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|Abstract : Universiti Pendidikan Sultan Idris|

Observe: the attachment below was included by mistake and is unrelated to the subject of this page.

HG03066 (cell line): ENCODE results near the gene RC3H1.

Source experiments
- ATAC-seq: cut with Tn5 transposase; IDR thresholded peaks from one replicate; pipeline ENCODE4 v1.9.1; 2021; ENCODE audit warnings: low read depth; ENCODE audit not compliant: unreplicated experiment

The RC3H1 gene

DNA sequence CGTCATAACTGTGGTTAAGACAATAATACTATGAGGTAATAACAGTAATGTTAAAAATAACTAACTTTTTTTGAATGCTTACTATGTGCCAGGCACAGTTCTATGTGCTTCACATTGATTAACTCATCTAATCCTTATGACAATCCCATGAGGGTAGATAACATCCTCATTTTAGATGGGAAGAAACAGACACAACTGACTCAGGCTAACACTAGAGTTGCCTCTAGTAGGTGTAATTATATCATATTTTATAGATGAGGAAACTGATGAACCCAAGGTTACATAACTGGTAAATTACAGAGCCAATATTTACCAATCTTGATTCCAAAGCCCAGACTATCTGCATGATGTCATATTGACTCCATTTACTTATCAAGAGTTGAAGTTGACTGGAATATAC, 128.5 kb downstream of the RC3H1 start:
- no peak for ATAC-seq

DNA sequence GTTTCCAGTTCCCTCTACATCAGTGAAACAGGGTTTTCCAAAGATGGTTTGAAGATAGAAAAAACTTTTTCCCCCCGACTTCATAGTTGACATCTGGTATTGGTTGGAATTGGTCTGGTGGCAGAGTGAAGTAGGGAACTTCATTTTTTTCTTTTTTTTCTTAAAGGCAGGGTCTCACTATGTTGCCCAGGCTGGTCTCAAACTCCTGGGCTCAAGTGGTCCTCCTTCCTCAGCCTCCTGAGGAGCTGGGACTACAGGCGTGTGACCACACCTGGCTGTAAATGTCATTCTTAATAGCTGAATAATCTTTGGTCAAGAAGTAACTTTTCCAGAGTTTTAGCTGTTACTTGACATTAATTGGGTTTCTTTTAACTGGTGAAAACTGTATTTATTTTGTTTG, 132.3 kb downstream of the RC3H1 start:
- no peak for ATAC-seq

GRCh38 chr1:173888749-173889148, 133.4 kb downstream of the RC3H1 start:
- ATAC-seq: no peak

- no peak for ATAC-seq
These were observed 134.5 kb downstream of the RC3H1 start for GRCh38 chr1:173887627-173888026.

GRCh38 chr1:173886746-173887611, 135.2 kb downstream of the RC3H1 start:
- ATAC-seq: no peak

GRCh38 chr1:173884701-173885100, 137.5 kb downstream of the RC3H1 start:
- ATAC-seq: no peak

|The research was carried out to study emotional intelligence and conflict management styles using employees in the Human Resources Division at XYZ University in Malaysia. Specifically, it aims to examine the correlation of supervisors' emotional intelligence assessed by themselves and by their subordinates. Second, this study explored if there is a relationship between emotional intelligence possessed by the supervisors and styles of handling conflict as reported by their subordinates. Three sets of surveys were used to measure the results: Emotional Quotient Index CEQI) (Self-rating), Emotional Quotient Index (EQI) (Observer) and Rahim Organisational Conflict Inventory-II (ROCI-II) Form A surveys. Results from these surveys showed that supervisors had the highest ratings on empathy but the lowest on selfregulation. Subordinates used more integrating and compromising styles when handling conflicts with their supervisors, while dominating styles were the least used. Results from multiple regression analysis showed that there were significant relationships between emotional intelligence and conflict management styles: integrating and compromising for the employees in the HR division. Interestingly, there were mixed findings between emotional intelligence ratings by the supervisors themselves and their subordinates; only one out of six supervisors gave themselves the same emotional intelligence ratings as subordinates provided.|
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